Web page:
Storyline 2: Proving sustainability: reputation, investment and return lenses

Despite calls by many for a green recovery from COVID-19, there is also a risk that operational survival and other risks may take priority. One area that needs to be promoted up the agenda is the decommissioning and recycling of obsolete technology. Calls to increase future resilience and focus on electrification could lead to further investments in research and development to accelerate energy efficiency that sees more iterations in the field.

One area that needs to be promoted up the agenda is the decommissioning and recycling of obsolete technology”

Lucy Stanbrough
Head of Emerging Risks Research

New processes and technology will need to be developed to recover valuable materials and prevent environmental hazards - solar panels contain toxic materials such as lead that can leach out as they break down3.

Proactive climate action and partnerships to meet these challenges will put organisations at a competitive advantage, given that all listed companies and large asset owners in the UK are expected to make disclosures using the Task Force Climate-related Financial Disclosures (TFCFD) guidelines by 2022.

Storyline 3: Designing for safety and efficiency: reputation, cyber and business resilience lenses

People-induced risks to your business exist in every geography you operate in. As employees began to work from home in compliance with the lockdowns around the world, this exposed their organisations to increased cyber risks and breaches – because data normally accessed in the secured office environment is now taken into homes. There are also far reaching impacts that may emerge in this new environment. Whether your employees are working remotely, or they’re back in the workplace taking new safety measures and precautions, the changes, disruption and isolation they’re facing have the potential to increase the risks around emotional, financial and social wellbeing4.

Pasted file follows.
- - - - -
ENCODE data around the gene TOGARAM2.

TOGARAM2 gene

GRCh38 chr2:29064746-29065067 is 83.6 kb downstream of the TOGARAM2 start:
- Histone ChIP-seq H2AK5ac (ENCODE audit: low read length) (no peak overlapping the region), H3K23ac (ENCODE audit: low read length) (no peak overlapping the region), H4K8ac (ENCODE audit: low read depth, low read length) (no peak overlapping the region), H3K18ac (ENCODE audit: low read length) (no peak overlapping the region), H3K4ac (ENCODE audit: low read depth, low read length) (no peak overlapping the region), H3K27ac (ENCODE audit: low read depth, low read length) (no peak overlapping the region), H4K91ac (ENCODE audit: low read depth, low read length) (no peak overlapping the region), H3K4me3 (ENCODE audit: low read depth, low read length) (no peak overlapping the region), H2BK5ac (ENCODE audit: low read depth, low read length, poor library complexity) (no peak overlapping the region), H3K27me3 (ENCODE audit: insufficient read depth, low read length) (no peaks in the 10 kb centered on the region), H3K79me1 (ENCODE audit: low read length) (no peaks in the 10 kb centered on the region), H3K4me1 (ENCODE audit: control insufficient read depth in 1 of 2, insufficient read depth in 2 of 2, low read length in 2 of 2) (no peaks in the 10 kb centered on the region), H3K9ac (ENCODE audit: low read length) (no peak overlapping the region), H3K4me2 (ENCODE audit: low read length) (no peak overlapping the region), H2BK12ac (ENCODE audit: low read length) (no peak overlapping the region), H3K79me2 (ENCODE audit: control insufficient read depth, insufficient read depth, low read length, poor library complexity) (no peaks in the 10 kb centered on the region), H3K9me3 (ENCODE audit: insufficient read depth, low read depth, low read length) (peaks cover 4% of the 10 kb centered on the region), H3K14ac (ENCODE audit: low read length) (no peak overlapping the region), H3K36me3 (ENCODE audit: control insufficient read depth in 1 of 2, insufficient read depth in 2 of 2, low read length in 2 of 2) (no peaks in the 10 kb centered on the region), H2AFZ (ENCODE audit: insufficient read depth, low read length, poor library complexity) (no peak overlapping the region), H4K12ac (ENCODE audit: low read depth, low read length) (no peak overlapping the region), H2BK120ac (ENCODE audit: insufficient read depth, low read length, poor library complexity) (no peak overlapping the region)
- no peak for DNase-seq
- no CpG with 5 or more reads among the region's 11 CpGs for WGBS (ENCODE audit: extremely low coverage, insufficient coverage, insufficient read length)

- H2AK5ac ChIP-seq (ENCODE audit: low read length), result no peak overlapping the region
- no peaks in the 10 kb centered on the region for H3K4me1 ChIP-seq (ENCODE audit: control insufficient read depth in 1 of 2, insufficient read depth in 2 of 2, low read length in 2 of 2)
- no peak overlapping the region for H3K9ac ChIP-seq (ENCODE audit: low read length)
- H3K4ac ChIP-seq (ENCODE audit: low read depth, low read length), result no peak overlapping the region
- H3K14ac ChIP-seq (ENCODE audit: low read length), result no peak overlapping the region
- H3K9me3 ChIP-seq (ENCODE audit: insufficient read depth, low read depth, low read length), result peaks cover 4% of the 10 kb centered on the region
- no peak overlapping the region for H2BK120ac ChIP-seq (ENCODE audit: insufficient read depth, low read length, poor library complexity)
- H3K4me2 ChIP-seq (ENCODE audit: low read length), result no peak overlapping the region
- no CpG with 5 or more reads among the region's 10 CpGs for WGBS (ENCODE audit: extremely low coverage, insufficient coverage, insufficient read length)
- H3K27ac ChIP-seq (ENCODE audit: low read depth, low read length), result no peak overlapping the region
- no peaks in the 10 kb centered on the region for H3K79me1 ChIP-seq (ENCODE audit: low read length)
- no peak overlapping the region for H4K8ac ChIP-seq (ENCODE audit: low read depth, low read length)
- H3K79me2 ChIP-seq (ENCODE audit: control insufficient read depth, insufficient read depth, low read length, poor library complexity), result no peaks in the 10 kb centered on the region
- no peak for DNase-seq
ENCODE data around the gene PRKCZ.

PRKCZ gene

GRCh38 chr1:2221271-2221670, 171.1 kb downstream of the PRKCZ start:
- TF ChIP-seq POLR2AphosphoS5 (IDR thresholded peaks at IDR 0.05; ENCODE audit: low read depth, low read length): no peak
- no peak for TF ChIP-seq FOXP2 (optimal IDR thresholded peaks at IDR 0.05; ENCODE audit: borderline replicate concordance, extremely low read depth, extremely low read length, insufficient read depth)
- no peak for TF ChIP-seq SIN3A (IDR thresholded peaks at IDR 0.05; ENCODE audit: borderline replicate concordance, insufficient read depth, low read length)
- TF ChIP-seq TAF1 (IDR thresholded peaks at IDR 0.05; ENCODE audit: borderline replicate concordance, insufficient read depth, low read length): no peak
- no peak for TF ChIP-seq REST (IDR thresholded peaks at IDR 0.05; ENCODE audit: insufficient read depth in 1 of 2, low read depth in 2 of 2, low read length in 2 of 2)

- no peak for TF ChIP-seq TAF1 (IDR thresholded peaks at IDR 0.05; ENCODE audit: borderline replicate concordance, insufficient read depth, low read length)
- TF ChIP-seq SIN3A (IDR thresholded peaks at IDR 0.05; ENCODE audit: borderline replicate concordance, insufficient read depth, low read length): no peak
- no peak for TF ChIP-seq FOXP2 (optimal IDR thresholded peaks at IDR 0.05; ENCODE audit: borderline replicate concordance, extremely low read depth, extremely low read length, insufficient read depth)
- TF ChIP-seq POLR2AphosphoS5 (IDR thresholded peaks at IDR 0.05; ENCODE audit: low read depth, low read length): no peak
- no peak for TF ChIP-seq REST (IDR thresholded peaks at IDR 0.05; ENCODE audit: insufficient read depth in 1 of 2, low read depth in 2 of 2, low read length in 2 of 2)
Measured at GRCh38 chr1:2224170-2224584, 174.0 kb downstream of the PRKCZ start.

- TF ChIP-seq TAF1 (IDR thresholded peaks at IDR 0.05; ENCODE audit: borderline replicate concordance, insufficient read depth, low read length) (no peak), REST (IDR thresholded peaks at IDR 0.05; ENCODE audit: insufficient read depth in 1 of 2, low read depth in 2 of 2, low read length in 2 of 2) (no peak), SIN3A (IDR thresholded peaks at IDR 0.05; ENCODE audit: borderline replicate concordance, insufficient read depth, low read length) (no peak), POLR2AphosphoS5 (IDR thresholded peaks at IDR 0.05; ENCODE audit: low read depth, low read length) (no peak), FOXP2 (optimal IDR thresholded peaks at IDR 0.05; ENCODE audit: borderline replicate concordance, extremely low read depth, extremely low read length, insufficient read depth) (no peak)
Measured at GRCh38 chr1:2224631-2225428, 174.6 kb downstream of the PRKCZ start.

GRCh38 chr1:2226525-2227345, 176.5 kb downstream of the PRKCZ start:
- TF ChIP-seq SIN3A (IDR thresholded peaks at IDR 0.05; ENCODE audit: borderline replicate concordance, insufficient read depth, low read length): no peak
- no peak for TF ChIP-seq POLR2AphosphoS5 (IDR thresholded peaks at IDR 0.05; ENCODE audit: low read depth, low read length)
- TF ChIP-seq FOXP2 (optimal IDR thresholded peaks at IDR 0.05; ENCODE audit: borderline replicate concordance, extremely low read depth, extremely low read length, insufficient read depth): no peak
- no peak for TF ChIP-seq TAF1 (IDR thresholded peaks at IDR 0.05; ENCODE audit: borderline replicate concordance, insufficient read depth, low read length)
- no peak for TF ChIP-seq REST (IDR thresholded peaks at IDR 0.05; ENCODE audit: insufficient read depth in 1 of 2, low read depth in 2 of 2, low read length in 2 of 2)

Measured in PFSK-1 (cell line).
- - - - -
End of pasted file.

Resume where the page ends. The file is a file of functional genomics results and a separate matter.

Against industry-wide challenges of talent shortages and recertification needs after national lockdowns, there is a complex web of people-related issues to navigate, but which can be explored through risk culture surveys and managed through talent strategies to reduce risks.

A more holistic view of risk

Risk managers should be asking themselves whether they are confident that the far-reaching impacts of a pandemic on their people and business are understood. This is where creating stronger links between C-suites and operational management to produce the required integrated and rehearsed responses.

The unfamiliar is not the improbable. Adopting the culture of expecting the unexpected and resetting business continuity in this vein, so that any future investment, strategic decision-making or operational changes can enhance overall resilience will be essential. Moving from just in time to ‘prepare for one, prepare for all’.

Footnotes

1 https://www.scientificamerican.com/article/texas-power-outage-underscores-looming-climate-tests/

2 https://www.nationalgeographic.com/news/energy/2011/08/110803-solar-flare-storm-electricity-grid-risk/

3 https://www.researchgate.net/publication/342671383_Metal_dissolution_from_end-of-life_solar_photovoltaics_in_real_landfill_leachate_versus_synthetic_solutions_One-year_study

4 https://www.willistowerswatson.com/en-GB/Insights/2020/08/lets-talk-wellness-managing-employee-mental-health-in-a-pandemic

Author

Head of Emerging Risks Research